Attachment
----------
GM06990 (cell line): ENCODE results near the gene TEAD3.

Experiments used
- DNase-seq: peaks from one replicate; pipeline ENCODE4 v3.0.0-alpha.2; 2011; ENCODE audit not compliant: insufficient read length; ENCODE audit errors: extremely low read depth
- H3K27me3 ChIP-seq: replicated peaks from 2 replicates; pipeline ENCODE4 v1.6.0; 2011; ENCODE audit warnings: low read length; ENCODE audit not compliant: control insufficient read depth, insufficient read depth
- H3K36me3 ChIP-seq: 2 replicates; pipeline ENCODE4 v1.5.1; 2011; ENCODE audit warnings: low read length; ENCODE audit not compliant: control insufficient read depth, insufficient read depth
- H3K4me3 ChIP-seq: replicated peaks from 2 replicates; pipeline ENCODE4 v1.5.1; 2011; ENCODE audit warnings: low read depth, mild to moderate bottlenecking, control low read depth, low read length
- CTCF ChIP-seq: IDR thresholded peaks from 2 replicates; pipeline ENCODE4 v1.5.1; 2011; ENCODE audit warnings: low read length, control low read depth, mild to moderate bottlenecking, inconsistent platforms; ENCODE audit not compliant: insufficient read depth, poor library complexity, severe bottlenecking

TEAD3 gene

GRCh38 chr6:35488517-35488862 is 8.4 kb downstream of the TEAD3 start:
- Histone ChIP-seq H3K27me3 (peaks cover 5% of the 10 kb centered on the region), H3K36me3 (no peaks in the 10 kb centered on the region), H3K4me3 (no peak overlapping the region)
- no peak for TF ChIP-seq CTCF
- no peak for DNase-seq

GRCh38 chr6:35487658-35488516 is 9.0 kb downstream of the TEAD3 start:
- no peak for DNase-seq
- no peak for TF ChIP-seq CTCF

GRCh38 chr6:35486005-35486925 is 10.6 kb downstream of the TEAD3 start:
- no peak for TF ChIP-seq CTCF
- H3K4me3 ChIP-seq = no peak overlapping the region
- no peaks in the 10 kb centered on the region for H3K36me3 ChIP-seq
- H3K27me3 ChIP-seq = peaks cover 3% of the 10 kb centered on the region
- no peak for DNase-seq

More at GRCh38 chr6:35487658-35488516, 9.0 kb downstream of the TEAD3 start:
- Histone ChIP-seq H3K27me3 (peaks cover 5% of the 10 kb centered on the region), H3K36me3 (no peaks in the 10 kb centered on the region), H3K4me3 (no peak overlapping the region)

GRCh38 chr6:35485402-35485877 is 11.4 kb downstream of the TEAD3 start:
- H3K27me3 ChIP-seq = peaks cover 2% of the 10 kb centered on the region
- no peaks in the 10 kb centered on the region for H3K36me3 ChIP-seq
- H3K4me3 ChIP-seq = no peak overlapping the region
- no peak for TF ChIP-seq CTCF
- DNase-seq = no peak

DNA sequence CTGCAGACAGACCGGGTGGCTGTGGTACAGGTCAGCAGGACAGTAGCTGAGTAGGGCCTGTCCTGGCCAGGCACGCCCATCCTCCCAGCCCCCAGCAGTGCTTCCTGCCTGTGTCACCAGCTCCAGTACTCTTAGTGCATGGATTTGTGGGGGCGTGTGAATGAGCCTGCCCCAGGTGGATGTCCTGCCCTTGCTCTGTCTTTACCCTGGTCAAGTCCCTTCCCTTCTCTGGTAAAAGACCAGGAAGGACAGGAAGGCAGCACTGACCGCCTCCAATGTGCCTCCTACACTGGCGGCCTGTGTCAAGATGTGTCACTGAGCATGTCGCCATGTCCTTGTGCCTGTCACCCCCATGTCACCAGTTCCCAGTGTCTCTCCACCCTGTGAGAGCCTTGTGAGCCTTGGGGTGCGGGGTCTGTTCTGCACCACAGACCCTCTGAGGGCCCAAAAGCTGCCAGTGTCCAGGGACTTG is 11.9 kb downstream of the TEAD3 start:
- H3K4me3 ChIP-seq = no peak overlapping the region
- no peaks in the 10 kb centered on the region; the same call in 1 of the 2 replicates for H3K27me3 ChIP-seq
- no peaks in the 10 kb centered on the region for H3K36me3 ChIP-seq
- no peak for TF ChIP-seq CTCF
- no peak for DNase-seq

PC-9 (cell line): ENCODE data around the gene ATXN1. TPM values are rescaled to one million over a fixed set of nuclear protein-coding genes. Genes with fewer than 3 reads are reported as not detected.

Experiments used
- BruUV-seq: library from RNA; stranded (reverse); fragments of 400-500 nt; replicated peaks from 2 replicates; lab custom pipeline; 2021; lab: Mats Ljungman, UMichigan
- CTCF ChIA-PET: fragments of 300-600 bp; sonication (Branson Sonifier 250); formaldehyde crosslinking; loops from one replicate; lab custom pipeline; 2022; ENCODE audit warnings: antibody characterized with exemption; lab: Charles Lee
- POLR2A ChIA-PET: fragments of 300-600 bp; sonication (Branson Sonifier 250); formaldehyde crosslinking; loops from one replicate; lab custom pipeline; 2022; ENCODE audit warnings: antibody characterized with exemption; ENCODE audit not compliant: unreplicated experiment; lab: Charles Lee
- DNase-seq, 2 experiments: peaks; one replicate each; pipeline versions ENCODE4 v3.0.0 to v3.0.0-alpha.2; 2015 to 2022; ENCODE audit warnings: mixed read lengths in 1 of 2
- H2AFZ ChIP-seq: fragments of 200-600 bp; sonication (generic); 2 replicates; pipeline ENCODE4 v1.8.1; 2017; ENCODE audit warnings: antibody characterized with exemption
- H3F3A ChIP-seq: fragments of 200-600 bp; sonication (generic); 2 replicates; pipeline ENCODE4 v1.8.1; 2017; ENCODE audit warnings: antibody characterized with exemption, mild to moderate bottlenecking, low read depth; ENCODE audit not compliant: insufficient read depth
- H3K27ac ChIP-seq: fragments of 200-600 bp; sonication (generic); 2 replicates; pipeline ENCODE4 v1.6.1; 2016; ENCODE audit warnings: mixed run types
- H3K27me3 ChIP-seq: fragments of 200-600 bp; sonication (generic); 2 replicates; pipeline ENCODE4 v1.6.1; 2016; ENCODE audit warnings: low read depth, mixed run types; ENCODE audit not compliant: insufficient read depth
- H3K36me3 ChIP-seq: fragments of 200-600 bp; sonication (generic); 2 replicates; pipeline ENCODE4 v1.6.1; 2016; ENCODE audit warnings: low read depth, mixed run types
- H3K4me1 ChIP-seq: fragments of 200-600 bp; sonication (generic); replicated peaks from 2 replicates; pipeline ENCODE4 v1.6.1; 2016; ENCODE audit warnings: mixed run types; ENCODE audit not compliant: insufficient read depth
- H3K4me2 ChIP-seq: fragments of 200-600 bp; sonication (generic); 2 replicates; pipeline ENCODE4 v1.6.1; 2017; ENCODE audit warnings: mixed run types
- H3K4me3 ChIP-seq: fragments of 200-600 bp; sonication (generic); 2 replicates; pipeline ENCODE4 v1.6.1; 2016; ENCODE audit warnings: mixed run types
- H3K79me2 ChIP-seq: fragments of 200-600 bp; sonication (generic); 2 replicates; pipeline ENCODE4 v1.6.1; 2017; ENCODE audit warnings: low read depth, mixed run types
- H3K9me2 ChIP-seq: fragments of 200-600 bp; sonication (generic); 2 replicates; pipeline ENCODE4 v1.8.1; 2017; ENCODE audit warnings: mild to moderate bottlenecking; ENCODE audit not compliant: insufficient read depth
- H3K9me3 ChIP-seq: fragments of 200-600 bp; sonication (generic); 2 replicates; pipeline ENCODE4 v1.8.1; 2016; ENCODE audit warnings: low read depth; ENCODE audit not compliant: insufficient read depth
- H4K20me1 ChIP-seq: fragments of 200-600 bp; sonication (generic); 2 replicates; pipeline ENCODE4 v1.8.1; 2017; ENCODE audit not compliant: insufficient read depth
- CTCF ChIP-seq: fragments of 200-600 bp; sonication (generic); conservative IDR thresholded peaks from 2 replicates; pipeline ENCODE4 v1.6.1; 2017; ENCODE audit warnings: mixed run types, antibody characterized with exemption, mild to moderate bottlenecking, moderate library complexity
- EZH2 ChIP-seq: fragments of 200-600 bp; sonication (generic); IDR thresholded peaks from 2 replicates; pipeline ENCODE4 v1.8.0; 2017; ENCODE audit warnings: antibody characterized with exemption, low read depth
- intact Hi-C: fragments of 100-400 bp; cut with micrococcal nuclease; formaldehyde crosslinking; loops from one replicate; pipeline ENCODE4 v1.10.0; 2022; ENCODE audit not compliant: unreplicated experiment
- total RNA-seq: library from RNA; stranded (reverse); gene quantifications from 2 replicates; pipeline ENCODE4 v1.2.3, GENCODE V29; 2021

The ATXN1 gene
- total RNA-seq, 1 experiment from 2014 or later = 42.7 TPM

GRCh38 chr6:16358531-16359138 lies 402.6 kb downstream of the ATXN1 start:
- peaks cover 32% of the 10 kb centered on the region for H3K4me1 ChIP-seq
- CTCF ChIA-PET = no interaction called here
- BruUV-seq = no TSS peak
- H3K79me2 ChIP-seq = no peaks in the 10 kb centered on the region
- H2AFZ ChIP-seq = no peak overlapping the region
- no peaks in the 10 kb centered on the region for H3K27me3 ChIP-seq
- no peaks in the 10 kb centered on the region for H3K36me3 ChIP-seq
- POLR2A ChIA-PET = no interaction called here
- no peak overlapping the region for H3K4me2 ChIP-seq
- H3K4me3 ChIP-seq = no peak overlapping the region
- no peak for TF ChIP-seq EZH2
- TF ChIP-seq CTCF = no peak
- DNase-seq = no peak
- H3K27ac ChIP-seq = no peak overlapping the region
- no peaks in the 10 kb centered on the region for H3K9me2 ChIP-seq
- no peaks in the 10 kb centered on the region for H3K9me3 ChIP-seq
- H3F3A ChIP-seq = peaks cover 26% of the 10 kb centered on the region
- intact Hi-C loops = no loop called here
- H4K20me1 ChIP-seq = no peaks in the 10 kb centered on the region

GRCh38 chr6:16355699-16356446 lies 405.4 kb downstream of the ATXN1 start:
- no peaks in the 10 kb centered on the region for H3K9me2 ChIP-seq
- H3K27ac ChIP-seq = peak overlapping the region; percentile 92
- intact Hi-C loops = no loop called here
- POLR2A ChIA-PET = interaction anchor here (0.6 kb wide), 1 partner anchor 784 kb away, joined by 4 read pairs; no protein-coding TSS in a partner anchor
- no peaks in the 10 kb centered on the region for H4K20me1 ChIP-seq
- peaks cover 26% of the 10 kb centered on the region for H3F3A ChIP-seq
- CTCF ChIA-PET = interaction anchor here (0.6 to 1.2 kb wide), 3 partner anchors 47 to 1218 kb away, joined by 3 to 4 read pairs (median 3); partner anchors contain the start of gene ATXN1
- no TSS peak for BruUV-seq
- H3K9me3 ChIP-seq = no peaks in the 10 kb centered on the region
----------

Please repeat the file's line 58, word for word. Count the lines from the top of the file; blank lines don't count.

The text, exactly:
The ATXN1 gene